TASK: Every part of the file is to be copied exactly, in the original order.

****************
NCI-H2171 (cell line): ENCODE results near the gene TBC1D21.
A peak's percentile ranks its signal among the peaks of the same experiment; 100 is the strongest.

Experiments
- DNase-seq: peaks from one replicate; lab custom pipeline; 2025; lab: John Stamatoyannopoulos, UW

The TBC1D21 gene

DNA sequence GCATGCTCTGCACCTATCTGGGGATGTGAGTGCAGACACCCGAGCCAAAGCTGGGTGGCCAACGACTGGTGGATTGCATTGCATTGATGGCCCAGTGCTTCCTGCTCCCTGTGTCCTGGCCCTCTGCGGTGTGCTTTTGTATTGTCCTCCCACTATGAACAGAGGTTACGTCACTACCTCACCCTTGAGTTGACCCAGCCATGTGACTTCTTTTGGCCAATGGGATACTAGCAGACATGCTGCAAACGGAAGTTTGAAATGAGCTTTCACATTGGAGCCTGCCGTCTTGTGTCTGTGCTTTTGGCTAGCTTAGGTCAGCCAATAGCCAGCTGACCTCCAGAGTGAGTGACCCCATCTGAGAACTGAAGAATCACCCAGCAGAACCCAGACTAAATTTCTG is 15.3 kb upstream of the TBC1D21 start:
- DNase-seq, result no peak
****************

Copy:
NCI-H2171 (cell line): ENCODE results near the gene TBC1D21.
A peak's percentile ranks its signal among the peaks of the same experiment; 100 is the strongest.

Experiments
- DNase-seq: peaks from one replicate; lab custom pipeline; 2025; lab: John Stamatoyannopoulos, UW

The TBC1D21 gene

DNA sequence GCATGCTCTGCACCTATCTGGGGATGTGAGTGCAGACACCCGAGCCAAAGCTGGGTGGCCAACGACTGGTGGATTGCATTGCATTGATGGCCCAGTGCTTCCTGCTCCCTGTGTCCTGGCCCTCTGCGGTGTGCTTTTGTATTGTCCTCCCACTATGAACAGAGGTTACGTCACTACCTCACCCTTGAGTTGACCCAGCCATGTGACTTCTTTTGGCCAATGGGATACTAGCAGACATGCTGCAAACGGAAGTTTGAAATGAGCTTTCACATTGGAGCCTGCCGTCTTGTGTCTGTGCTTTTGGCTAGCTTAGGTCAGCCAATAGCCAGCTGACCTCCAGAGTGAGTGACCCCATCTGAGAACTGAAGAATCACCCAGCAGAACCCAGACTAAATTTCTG is 15.3 kb upstream of the TBC1D21 start:
- DNase-seq, result no peak